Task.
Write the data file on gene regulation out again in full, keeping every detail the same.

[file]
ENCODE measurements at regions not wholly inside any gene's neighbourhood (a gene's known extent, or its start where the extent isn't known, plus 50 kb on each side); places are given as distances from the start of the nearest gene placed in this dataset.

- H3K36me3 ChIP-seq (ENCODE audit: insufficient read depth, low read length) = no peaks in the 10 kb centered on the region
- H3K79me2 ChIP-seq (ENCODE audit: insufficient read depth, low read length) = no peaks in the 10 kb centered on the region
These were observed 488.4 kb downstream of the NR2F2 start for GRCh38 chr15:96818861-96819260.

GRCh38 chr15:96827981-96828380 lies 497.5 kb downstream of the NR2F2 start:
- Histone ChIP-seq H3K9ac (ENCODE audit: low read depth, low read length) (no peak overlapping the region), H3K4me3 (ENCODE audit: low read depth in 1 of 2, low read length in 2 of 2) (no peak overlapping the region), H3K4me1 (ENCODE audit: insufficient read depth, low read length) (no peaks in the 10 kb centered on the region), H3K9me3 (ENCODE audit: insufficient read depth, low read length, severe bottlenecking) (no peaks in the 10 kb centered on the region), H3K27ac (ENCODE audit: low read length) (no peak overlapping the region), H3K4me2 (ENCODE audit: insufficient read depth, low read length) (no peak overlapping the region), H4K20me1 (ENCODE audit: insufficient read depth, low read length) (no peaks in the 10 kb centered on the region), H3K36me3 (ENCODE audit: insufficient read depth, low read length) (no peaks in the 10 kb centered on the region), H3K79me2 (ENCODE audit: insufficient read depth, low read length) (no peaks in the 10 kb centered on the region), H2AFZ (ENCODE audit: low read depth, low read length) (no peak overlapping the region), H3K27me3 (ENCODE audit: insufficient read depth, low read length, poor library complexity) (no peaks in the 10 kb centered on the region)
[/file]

ENCODE measurements at regions not wholly inside any gene's neighbourhood (a gene's known extent, or its start where the extent isn't known, plus 50 kb on each side); places are given as distances from the start of the nearest gene placed in this dataset.

- H3K36me3 ChIP-seq (ENCODE audit: insufficient read depth, low read length) = no peaks in the 10 kb centered on the region
- H3K79me2 ChIP-seq (ENCODE audit: insufficient read depth, low read length) = no peaks in the 10 kb centered on the region
These were observed 488.4 kb downstream of the NR2F2 start for GRCh38 chr15:96818861-96819260.

GRCh38 chr15:96827981-96828380 lies 497.5 kb downstream of the NR2F2 start:
- Histone ChIP-seq H3K9ac (ENCODE audit: low read depth, low read length) (no peak overlapping the region), H3K4me3 (ENCODE audit: low read depth in 1 of 2, low read length in 2 of 2) (no peak overlapping the region), H3K4me1 (ENCODE audit: insufficient read depth, low read length) (no peaks in the 10 kb centered on the region), H3K9me3 (ENCODE audit: insufficient read depth, low read length, severe bottlenecking) (no peaks in the 10 kb centered on the region), H3K27ac (ENCODE audit: low read length) (no peak overlapping the region), H3K4me2 (ENCODE audit: insufficient read depth, low read length) (no peak overlapping the region), H4K20me1 (ENCODE audit: insufficient read depth, low read length) (no peaks in the 10 kb centered on the region), H3K36me3 (ENCODE audit: insufficient read depth, low read length) (no peaks in the 10 kb centered on the region), H3K79me2 (ENCODE audit: insufficient read depth, low read length) (no peaks in the 10 kb centered on the region), H2AFZ (ENCODE audit: low read depth, low read length) (no peak overlapping the region), H3K27me3 (ENCODE audit: insufficient read depth, low read length, poor library complexity) (no peaks in the 10 kb centered on the region)